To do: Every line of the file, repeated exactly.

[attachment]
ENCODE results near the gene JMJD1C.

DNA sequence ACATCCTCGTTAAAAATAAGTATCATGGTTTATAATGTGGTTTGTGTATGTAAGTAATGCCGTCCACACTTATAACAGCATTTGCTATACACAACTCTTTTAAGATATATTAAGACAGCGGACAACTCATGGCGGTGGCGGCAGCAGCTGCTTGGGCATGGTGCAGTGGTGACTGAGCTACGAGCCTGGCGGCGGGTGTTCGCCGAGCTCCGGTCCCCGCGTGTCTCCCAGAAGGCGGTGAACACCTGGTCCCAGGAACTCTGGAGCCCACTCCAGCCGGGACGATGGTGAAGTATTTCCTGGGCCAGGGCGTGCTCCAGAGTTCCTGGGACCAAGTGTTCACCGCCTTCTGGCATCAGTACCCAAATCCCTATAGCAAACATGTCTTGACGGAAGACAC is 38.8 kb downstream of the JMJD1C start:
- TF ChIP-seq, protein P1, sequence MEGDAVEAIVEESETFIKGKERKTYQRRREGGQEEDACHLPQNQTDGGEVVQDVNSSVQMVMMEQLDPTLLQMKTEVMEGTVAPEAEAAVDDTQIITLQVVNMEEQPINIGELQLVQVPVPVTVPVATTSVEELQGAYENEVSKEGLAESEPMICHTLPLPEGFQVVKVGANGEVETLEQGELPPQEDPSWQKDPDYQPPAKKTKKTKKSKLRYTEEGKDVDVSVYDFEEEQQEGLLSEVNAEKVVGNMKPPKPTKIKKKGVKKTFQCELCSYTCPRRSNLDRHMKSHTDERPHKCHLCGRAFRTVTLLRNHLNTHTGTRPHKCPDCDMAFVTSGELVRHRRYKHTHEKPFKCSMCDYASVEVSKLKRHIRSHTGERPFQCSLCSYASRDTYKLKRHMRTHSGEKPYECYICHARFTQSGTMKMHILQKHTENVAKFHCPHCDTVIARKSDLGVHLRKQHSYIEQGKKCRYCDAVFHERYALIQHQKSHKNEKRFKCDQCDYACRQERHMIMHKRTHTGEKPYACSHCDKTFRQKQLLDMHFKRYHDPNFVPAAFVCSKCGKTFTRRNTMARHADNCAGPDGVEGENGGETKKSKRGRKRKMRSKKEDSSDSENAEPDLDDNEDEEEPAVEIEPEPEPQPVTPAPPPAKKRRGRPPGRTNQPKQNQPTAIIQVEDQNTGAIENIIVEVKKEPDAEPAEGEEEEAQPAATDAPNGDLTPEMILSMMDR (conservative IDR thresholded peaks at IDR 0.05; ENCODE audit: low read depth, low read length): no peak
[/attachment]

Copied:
ENCODE results near the gene JMJD1C.

DNA sequence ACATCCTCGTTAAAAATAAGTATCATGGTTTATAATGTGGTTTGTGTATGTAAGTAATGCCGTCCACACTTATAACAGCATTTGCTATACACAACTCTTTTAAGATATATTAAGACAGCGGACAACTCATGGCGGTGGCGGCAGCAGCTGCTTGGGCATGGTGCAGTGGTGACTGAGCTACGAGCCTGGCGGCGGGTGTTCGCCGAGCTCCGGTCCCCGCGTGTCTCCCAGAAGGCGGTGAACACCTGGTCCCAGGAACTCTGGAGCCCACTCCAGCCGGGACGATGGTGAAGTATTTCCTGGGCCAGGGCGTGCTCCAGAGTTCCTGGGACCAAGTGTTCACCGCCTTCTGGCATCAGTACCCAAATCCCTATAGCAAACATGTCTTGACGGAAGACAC is 38.8 kb downstream of the JMJD1C start:
- TF ChIP-seq, protein P1, sequence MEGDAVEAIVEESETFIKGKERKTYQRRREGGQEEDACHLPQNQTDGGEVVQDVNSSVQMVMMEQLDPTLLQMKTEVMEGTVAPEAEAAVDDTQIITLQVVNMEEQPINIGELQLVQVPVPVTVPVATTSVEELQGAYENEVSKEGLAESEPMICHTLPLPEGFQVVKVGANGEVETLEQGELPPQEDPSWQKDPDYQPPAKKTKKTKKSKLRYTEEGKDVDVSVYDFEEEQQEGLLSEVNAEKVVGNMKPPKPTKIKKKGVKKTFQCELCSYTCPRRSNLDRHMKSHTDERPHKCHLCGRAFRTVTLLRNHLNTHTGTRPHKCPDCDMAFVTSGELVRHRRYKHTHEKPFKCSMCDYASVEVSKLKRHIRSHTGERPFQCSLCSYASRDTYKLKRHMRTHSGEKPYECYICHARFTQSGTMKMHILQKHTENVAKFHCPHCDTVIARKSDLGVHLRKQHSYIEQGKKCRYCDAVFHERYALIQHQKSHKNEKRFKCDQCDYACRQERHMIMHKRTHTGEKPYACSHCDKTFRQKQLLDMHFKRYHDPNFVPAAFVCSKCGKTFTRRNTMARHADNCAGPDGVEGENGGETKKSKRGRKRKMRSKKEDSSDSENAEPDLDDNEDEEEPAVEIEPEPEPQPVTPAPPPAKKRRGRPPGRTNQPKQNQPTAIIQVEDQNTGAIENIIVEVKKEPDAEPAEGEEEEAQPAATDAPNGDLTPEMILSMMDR (conservative IDR thresholded peaks at IDR 0.05; ENCODE audit: low read depth, low read length): no peak